Work Hard Play Hard

You are at the gym everyday and train hard for 2 hours per day. Evening comes and the cocktails start flowing. The next day you are up early to hit a morning spin class before work, and you are back in the gym after work hitting the weights hard. Evening comes and you are at your local Cactus Club with your friends drinking pint after pint.

Does this sound like you?

Studies have shown that more than 230,000 men and women revealed that, on average, drinkers of both genders and all ages were 10 percent more likely to engage in vigorous exercise. Heavy drinkers exercised 10 minutes more each week than moderate drinkers, and 20 minutes more than non drinkers. An extra bender actually increased the number of minutes of total and vigorous exercise the men and women did that week.

A simple theory scientists have to support the drinking-exercise connection is the morning-after guilt. For example, the party girl who downs a few margaritas, and maybe some nachos, feels the need to make up for those calories by punishing themselves in the gym the next morning.

It actually amazes me how many people do this to themselves on a daily basis. This does not work! Yes you may burn some of the calories off, but in the long run will come over-training, injuries and your mind left at a terrible and dark spot. What I mean is body image issues, obsessiveness and possible eating disorders.

But exercising to make up for the sins of the night before doesn't explain why someone would chase a spin class with a round of drinks, which is also very common. This could be the product of a "work hard, play hard" personality type. For others it may be just to blow off stress.

Excessive drinking can lead to apoptosis, or cell death in the brain. Daily workouts on the other hand, dramatically increase neurotrophin production so you can make new brain cells.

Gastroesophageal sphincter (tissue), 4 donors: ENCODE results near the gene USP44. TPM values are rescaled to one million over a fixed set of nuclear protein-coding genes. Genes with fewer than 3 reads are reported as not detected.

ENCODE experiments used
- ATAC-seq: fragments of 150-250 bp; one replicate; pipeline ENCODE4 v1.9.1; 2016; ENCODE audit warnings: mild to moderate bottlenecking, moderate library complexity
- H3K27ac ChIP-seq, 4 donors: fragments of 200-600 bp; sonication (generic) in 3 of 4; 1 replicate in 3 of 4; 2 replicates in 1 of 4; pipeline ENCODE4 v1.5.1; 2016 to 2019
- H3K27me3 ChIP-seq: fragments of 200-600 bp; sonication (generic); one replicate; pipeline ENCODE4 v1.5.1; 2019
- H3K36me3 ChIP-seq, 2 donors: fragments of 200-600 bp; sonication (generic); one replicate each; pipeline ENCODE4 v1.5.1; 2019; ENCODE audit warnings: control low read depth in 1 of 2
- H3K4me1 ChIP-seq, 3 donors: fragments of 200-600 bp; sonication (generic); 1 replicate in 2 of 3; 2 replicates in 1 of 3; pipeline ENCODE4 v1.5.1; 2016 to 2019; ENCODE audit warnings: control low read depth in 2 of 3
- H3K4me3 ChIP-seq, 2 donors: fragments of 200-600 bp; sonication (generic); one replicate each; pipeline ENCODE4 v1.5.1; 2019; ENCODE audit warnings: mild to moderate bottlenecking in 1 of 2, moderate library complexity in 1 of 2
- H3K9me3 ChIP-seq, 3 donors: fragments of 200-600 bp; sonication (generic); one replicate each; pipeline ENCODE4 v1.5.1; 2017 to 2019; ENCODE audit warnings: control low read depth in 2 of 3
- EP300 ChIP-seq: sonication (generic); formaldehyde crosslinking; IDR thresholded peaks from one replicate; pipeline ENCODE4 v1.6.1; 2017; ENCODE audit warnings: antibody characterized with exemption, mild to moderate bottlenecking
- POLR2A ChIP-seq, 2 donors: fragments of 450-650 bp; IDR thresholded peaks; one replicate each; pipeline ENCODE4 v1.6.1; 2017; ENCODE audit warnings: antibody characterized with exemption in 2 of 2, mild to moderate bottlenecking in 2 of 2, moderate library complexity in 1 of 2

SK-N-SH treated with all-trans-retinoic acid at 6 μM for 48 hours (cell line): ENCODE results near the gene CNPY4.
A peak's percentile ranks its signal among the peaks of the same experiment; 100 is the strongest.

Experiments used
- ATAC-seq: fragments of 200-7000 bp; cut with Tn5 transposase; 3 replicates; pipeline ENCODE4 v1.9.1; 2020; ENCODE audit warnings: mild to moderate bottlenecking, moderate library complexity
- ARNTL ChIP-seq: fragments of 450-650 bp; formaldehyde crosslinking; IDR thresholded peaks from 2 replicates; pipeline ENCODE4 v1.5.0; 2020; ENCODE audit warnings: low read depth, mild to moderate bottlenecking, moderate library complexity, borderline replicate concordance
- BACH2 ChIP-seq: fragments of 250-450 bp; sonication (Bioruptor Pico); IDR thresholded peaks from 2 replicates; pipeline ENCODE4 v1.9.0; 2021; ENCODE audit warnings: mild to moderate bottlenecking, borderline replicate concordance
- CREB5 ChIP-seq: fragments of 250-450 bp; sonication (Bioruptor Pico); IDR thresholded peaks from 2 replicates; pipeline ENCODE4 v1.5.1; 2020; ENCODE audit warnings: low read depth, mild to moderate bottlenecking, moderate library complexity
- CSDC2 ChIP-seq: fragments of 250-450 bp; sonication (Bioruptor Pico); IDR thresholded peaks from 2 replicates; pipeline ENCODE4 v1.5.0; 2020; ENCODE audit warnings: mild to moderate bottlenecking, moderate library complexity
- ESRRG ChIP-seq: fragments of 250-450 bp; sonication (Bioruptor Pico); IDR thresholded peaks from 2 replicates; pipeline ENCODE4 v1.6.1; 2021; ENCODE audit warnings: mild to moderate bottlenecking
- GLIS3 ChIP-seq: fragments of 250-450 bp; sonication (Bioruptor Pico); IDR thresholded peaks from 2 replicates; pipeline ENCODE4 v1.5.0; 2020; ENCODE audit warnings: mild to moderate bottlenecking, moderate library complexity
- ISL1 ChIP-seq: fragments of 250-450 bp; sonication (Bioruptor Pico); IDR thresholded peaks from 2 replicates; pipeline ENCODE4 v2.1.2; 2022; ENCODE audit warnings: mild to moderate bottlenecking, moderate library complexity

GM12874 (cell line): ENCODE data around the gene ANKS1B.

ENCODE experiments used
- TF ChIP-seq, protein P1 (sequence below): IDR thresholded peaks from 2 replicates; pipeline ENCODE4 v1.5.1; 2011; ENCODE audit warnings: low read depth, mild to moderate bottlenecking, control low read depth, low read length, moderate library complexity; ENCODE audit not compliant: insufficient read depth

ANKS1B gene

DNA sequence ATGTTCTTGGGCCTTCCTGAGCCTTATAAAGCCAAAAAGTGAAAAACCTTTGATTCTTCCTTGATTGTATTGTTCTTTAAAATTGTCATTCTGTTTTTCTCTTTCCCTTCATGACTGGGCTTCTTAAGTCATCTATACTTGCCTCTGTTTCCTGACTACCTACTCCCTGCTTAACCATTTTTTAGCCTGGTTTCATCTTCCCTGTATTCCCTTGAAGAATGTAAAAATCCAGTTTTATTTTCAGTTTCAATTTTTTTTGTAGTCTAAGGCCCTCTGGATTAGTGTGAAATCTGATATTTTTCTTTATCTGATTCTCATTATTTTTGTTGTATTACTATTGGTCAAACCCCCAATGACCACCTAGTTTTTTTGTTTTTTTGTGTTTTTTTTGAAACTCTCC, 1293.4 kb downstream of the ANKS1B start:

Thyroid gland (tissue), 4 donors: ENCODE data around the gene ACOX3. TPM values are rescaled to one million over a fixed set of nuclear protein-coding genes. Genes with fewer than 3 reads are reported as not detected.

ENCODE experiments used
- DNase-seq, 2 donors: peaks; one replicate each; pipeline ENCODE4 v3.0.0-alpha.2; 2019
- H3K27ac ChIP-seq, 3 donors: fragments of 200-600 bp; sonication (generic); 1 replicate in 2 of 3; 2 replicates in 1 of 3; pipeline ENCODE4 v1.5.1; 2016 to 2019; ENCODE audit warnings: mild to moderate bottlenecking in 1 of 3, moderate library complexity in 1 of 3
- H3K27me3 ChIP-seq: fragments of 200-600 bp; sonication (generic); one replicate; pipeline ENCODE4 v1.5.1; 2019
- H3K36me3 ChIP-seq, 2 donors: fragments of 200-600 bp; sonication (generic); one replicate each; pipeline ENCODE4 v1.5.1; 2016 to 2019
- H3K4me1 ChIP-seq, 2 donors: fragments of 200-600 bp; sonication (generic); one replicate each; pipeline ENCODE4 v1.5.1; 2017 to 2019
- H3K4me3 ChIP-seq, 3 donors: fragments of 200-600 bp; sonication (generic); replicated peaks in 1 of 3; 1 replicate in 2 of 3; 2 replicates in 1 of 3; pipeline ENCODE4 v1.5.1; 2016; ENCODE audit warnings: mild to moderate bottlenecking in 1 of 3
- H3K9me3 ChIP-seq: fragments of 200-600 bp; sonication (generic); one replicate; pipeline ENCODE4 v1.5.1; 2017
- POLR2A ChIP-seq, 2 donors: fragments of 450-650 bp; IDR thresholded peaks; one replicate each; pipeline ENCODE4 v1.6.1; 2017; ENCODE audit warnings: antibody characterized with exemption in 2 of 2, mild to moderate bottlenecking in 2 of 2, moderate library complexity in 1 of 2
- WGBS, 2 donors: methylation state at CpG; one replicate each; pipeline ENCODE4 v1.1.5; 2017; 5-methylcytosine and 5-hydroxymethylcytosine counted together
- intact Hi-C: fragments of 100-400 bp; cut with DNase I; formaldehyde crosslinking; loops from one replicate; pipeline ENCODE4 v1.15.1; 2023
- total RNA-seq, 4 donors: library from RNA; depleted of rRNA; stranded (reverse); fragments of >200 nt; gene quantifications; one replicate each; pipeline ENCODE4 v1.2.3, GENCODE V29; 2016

Don't be fooled into thinking your daily trip to the gym gives you a free pass at the bar, or even the buffet table. Being fit can trick you into thinking you will never suffer the ill effects of drinking, such as liver disease, diabetes, and certain cancers, and even trick you into thinking that you could never turn into an alcoholic.

A women's fluctuating hormones make matters worse for our bodies since estrogen affects alcohol metabolism. Women can also fall victim to alcohol-related illnesses more easily then men. We are more likely to develop liver disorders and are more prone to alcohol-related brain and heart damage. Alcohol also increases our chances of getting breast cancer. Unfortunately excessive alcohol consumption can lead to all of these no matter how much you exercise.

Too much booze is also just plain bad for your exercise performance. If you have a goal in mind, drinking five or more drinks on any one occasion affects the brain and body for several days. Even small amounts, can hurt your fitness on nearly every level. That itself to me is not worth it.

I am not saying to stop drinking completely. Small amounts of alcohol can actually be good for our health. A glass of red wine can be good for our heart and our blood, and studies have shown that a person who chooses to have one drink will tend to stay away from dessert, which can save you from a few calories.

Be smart with your choices. Exercise should be rewarding and fun, and not used to punish yourself for something bad you did to your body the night before. If you think you have a problem with food or alcohol, do not be afraid to go speak to someone to get professional advice.